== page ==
Google Doodle honours Spanish baroque artist Bartolomé Esteban Murillo

Murillo was renowned for his independent spirit in painting.

Google Doodle honours Spanish baroque artist Bartolomé Esteban Murillo

Today's Google Doodle honours 400 years of famous Spanish baroque artist Bartolomé Esteban Murillo. A leading painter in Seville, Spain, in the later 17th century, his works remain most admired till date, with replicas still being produced across the world.

“Bartolomé Esteban Murillo painted historical and religious scenes, portraits, and still lifes in oil and fresco during the golden era of Spanish art. Known for his dramatic lighting, radiant color palette, and versatility, Murillo brought to life a wide range of subjects, from the grandeur of his Immaculate Conception to the casual grace of Two Women at a Window,” says Google.

While his exact birthdate is unknown, it is said he was born in December 1617. He was baptised on New Year’s Day 1618 in Seville’s Church of St. Mary Magdalen. His parents died by 1628 and he became a ward of his sister's husband

Later on, he studied with the accomplished painter Juan del Castillo, a relative on his mother’s side of the family. “Murillo would eventually surpass his master and be considered the head of what became known as the 'Sevillian School' of the Baroque era,” writes Google.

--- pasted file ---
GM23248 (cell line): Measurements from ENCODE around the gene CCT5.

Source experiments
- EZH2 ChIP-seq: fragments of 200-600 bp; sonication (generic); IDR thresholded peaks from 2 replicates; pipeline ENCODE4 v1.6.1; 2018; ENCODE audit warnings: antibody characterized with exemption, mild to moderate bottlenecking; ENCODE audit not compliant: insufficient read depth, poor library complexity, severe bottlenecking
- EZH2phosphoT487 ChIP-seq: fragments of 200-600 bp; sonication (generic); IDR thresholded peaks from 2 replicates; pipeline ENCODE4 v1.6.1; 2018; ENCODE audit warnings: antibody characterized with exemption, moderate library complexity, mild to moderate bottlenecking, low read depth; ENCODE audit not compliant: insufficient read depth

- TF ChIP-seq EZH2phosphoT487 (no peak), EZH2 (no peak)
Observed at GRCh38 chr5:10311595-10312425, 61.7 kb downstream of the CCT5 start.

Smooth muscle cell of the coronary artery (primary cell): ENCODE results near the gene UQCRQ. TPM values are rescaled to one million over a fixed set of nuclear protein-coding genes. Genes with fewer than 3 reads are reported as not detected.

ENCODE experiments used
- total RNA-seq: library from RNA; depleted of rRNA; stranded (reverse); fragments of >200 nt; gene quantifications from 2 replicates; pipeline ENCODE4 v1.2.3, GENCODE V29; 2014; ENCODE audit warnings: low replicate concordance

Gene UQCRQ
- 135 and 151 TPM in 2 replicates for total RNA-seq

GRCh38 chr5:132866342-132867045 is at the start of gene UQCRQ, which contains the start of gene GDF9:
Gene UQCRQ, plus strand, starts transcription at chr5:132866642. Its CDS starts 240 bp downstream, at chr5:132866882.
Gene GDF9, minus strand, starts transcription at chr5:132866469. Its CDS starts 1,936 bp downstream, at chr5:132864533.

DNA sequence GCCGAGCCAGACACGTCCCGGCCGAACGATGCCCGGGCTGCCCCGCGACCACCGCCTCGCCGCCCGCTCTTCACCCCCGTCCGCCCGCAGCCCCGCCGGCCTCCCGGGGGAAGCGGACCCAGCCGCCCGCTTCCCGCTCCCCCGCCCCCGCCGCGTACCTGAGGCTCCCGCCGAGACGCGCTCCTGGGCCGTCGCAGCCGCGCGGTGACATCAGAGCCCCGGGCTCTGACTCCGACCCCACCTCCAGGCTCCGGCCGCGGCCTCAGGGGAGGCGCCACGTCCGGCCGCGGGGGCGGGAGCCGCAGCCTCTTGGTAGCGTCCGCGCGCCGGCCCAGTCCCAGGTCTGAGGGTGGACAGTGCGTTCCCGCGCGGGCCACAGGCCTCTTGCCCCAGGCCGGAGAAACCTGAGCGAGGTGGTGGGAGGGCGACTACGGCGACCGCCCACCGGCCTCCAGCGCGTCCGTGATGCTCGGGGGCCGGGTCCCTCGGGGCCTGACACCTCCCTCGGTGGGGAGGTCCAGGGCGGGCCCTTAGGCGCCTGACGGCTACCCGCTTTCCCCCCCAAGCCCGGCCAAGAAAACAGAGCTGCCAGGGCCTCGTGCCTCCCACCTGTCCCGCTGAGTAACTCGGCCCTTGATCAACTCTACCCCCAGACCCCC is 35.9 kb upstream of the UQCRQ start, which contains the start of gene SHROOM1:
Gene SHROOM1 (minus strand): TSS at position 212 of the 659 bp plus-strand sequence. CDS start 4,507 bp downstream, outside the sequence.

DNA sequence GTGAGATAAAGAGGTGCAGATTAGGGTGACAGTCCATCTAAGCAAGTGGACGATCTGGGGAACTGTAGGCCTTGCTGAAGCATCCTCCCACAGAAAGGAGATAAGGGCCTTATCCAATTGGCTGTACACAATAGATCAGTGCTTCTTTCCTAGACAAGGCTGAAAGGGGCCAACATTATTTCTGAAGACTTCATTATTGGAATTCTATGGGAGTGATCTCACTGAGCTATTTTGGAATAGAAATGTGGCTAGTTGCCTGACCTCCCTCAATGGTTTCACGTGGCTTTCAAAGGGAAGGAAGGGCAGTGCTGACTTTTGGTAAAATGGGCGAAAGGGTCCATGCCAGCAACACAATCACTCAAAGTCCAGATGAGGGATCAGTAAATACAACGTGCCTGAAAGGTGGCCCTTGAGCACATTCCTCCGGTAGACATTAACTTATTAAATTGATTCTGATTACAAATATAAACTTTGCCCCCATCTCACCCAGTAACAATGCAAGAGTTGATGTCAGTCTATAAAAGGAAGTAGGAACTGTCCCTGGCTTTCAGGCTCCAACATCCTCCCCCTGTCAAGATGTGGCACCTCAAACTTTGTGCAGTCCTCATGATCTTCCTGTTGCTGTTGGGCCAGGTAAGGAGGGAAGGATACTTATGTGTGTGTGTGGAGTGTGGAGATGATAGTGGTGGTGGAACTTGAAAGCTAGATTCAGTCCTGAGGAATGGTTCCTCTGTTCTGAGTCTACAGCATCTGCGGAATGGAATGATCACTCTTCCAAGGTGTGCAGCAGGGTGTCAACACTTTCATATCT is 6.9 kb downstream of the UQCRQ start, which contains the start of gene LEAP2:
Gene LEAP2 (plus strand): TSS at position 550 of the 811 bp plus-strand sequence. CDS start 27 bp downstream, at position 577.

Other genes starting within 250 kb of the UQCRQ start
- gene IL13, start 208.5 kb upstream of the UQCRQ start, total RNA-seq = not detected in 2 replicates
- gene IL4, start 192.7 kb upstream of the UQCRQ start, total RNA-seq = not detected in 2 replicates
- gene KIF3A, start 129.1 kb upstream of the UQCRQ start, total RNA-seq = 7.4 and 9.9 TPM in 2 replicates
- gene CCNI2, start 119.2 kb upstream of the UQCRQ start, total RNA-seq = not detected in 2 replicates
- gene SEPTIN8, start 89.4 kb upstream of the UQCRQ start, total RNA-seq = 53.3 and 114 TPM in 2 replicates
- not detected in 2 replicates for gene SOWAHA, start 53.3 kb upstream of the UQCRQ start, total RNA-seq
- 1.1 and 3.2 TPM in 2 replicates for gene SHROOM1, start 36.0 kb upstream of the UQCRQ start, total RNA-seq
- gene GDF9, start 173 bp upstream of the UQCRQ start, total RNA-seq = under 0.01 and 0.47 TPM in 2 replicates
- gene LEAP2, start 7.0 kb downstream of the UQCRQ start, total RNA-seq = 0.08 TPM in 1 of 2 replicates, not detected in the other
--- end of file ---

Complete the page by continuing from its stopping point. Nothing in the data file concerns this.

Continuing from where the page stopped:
“Renowned for his Independent spirit, Murillo cultivated his own style of painting, incorporating Flemish and Venetian influences and evolving throughout his career. During two extended trips to Madrid, he was introduced to Diego Velázquez and exposed to works by Venetian and Flemish masters, which deeply influenced his own work. In turn, Murillo’s paintings would go on to influence such future masters as Thomas Gainsborough and Jean-Baptiste Greuze.

“In honor of his 400th anniversary, a series of major exhibitions celebrating Murillo’s work is opening at Seville’s Museum of Fine Arts, bringing home the artist’s work from renowned collections all over the world. Guided tours, concerts, and other cultural activities combine to make this the 'Year of Murillo',” writes Google.

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